Making sense of Dividends

Making sense of Dividends

In order for a company to grow, it can sell little pieces of itself, through what are known as shares. Many well-known businesses such as Microsoft, Amazon and Shell are listed on stock markets, which means people can buy shares in these firms. If you invest in a company that makes a profit, it could pay you a chunk of this profit.

There are two ways you can earn money from shares. The first is if the company you’ve invested in makes money and starts to grow, it will be worth more and the share price will rise. The second way is if the company you are invested in pays its shareholders money at the end of the year out of its profits – in what is known as a dividend.

How dividends work

When a company listed on the stock exchange has reached a certain level of maturity and scale so it is generating reliable revenue, profit and cash flow, it may decide to start paying dividends to shareholders.

 

Dividends are a portion of a company’s profit that they choose to pay shareholders as a reward for their investment. Typically, companies pay out dividends twice a year, although some firms will pay out on a quarterly basis. The details are usually revealed in first-half and full year results.

The amount you get paid from a dividend depends on how many shares you own and how well the company is doing. Both private and public companies pay dividends, but not all companies choose to pay them. Dividends are typically paid out in cash but can also be paid out in the form of stock or other assets.

Paying tax on dividends


Dividends are a great way of receiving regular money from your investments. However, if you receive a dividend it is counted as part of your income, which means you may have to pay tax on it.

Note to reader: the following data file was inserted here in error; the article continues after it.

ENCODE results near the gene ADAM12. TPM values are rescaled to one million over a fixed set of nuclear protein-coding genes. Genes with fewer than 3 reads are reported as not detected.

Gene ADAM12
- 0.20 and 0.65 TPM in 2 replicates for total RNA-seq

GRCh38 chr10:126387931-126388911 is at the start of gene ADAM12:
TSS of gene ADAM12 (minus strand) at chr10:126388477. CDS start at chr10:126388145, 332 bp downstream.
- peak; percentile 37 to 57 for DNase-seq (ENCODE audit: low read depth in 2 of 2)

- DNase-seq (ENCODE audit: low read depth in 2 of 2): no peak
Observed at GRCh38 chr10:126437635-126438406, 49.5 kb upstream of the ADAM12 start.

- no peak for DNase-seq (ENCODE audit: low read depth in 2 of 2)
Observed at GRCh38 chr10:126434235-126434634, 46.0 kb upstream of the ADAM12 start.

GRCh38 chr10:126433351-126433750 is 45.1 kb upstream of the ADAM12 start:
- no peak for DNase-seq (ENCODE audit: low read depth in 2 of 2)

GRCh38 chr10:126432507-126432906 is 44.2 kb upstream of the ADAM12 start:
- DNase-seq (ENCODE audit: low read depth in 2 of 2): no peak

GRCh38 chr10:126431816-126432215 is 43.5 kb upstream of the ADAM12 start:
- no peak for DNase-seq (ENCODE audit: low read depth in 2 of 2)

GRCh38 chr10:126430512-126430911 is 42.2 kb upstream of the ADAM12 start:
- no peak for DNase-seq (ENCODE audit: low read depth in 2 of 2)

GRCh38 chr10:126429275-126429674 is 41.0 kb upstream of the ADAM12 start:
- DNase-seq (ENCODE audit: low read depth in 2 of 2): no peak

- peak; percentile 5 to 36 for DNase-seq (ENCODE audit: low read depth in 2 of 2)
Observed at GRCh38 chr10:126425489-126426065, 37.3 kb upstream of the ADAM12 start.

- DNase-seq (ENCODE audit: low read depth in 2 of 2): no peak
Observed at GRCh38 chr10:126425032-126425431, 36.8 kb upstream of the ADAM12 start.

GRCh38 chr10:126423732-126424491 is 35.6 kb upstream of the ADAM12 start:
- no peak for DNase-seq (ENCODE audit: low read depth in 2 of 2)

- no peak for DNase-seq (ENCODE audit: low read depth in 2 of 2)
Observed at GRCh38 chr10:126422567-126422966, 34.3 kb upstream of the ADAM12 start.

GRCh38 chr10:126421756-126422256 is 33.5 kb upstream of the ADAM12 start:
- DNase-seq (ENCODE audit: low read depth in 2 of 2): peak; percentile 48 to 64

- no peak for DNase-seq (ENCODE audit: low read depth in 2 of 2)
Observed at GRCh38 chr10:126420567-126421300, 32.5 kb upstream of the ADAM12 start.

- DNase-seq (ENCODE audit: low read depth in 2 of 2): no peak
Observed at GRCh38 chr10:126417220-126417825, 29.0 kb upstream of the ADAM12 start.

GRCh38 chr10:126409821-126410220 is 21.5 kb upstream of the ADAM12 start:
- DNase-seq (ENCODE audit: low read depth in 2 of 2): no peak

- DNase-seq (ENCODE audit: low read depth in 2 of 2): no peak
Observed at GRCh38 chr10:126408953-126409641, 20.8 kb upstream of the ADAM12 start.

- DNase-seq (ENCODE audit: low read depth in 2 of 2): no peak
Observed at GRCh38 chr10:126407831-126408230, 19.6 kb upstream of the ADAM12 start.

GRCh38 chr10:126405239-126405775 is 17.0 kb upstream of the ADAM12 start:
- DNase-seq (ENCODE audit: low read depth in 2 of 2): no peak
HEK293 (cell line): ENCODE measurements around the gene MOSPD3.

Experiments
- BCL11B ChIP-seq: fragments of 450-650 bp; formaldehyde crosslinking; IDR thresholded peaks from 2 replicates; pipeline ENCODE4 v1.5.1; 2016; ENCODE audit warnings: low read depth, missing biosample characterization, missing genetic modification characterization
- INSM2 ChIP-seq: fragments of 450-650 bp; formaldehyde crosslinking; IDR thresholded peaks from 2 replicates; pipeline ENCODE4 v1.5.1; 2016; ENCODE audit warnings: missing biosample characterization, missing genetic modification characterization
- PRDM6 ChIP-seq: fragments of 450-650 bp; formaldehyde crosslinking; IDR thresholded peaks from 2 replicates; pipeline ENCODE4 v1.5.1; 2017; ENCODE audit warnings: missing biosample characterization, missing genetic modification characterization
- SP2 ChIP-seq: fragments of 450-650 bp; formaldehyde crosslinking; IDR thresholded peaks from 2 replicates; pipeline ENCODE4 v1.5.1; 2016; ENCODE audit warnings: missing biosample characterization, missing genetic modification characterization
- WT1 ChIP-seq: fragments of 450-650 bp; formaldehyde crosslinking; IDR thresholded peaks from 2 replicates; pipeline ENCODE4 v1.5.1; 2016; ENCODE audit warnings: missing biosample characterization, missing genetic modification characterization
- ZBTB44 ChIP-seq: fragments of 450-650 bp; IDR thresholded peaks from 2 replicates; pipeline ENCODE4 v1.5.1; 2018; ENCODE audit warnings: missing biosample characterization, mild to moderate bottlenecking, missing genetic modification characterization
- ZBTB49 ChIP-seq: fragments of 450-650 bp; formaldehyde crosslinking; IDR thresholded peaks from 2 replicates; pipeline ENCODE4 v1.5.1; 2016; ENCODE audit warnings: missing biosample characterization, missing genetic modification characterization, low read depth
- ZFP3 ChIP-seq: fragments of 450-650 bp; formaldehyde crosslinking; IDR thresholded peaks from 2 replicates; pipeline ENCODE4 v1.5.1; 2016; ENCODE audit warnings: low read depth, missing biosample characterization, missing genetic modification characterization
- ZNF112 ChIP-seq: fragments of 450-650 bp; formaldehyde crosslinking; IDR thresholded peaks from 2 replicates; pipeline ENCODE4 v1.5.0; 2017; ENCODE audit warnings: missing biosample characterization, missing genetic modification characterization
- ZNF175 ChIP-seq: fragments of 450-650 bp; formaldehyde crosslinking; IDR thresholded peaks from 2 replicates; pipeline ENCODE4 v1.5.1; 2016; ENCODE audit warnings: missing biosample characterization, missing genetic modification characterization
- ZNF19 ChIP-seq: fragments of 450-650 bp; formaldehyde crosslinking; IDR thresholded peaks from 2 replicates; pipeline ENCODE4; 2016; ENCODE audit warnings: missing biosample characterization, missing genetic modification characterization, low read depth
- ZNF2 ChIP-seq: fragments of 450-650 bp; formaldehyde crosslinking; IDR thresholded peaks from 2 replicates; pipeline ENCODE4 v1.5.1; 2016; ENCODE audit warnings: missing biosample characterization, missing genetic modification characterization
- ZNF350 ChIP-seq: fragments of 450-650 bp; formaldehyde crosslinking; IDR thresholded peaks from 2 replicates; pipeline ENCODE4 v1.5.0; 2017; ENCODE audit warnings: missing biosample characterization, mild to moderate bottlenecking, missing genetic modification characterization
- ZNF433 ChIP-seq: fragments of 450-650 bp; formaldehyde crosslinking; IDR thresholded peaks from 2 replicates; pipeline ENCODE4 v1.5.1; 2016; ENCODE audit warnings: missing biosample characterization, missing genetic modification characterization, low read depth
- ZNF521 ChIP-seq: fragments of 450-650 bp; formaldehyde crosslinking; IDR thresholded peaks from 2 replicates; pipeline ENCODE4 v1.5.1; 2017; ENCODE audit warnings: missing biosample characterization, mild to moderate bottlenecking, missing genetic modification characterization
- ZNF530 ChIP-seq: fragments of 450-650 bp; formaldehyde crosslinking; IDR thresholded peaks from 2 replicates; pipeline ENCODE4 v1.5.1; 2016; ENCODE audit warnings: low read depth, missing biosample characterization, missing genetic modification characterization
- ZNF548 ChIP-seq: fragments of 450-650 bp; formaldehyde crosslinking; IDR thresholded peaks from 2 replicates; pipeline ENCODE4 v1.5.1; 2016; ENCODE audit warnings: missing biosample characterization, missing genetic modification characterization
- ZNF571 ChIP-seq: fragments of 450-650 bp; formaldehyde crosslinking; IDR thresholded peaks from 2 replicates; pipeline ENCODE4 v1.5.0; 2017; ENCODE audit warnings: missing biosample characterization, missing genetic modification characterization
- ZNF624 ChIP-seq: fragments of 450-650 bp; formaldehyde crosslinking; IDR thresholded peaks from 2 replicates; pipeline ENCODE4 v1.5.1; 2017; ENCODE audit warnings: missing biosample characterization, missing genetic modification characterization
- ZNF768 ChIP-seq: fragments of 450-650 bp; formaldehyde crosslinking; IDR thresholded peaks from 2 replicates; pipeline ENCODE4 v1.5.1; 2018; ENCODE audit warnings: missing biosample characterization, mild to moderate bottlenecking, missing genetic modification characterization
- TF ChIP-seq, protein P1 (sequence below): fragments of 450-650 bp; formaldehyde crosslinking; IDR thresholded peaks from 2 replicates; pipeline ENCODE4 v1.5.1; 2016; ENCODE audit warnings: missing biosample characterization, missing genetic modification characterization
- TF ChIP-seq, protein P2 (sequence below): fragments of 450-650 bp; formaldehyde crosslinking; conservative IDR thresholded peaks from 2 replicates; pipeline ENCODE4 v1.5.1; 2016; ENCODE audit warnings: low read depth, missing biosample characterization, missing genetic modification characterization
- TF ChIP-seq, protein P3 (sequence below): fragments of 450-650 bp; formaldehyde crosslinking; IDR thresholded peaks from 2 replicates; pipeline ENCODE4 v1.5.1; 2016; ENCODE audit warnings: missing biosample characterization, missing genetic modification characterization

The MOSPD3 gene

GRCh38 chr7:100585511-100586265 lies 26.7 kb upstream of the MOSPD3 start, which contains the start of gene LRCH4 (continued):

How much tax you pay will depend on how much you have earned from your dividend. You don’t need to pay any tax on dividend income on the first £2,000 you receive – also known as the tax-free dividend allowance – for the April 2022/23 tax year, even if you’re a higher or additional rate tax payer.

In April 2023 the tax-free dividend allowance will fall to £1,000 and then drop again to £500 the year after. The tax rate you pay on dividends above the allowance depends on your income tax band, which you can work out by adding your total dividend income to your regular income.

In April 2022, the dividend tax rates increased by 1.25%. Here are the new rates:

• 8.75% for basic rate taxpayers (from 7.5%)
• 33.75% for higher rate taxpayers (from 32.5%)
• 39.35% for additional rate taxpayers (from 38.1%)
On top of this there is also the personal allowance, the amount you can earn each year without having to pay tax, which is £12,570 for the 2022/23 tax year. This means that if your only income is from investments, you won’t have to pay tax on dividends up to £14,570.

So if you received a payment of £14,000 in dividends from your shares, the first £12,570 would be covered by the personal allowance. The remainder would be covered by the dividend allowance, so you would pay no tax.

How can I be more tax efficient with my shares?


You will need to assess your tax obligations on your investable income. If your shares or funds are held in a tax-efficient product such as a stocks and shares ISA or a pension, they will allow you to buy and sell shares without having tax, so you don’t have to worry about tax thresholds.

You don’t need to inform HMRC if your dividends are within the tax allowance for the year. Basic rate payers who receive dividends of more than £2,000 will need to complete a self-assessment return.